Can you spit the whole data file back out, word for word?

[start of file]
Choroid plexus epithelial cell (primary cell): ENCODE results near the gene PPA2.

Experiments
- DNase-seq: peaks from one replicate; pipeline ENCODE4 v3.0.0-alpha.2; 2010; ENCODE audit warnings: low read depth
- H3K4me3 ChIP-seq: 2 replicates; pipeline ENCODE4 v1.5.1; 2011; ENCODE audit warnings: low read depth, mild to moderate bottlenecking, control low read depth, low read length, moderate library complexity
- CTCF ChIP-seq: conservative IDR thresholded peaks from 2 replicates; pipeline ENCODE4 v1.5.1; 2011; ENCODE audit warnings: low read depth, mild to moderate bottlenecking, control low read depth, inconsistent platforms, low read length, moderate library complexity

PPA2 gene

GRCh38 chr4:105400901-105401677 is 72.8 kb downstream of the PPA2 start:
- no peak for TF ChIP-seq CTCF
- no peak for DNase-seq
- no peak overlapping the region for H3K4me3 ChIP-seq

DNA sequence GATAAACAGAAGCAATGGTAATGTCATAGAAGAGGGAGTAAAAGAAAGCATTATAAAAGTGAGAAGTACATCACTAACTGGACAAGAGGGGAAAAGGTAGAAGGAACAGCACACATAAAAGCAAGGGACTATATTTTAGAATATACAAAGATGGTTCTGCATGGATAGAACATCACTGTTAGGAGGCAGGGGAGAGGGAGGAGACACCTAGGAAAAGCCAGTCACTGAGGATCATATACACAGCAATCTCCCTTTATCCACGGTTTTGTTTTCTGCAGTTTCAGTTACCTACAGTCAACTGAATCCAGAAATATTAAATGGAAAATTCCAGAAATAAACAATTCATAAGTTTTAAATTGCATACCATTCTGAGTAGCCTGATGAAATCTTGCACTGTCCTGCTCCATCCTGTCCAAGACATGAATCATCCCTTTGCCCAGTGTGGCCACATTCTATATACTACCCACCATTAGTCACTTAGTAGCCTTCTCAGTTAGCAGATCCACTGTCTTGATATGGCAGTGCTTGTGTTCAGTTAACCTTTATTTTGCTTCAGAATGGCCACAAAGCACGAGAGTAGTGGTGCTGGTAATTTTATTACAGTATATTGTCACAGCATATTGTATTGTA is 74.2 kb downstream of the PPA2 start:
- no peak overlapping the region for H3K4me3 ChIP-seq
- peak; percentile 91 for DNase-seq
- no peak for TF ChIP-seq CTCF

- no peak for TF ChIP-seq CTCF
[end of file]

Choroid plexus epithelial cell (primary cell): ENCODE results near the gene PPA2.

Experiments
- DNase-seq: peaks from one replicate; pipeline ENCODE4 v3.0.0-alpha.2; 2010; ENCODE audit warnings: low read depth
- H3K4me3 ChIP-seq: 2 replicates; pipeline ENCODE4 v1.5.1; 2011; ENCODE audit warnings: low read depth, mild to moderate bottlenecking, control low read depth, low read length, moderate library complexity
- CTCF ChIP-seq: conservative IDR thresholded peaks from 2 replicates; pipeline ENCODE4 v1.5.1; 2011; ENCODE audit warnings: low read depth, mild to moderate bottlenecking, control low read depth, inconsistent platforms, low read length, moderate library complexity

PPA2 gene

GRCh38 chr4:105400901-105401677 is 72.8 kb downstream of the PPA2 start:
- no peak for TF ChIP-seq CTCF
- no peak for DNase-seq
- no peak overlapping the region for H3K4me3 ChIP-seq

DNA sequence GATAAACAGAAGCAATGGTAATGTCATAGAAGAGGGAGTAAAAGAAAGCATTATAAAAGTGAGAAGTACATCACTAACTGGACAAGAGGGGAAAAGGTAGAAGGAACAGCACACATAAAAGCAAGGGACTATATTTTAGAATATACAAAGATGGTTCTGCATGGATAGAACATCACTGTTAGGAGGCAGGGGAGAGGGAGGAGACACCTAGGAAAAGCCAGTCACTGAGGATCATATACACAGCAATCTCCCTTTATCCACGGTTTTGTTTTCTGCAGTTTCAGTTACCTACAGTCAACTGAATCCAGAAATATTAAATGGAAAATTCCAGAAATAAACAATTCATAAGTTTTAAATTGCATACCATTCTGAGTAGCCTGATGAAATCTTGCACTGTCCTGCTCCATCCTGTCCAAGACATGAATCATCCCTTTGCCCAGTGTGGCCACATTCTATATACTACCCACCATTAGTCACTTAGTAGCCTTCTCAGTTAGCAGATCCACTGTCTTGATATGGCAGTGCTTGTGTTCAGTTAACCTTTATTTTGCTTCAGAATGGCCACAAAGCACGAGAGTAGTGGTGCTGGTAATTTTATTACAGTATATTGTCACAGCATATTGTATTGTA is 74.2 kb downstream of the PPA2 start:
- no peak overlapping the region for H3K4me3 ChIP-seq
- peak; percentile 91 for DNase-seq
- no peak for TF ChIP-seq CTCF

- no peak for TF ChIP-seq CTCF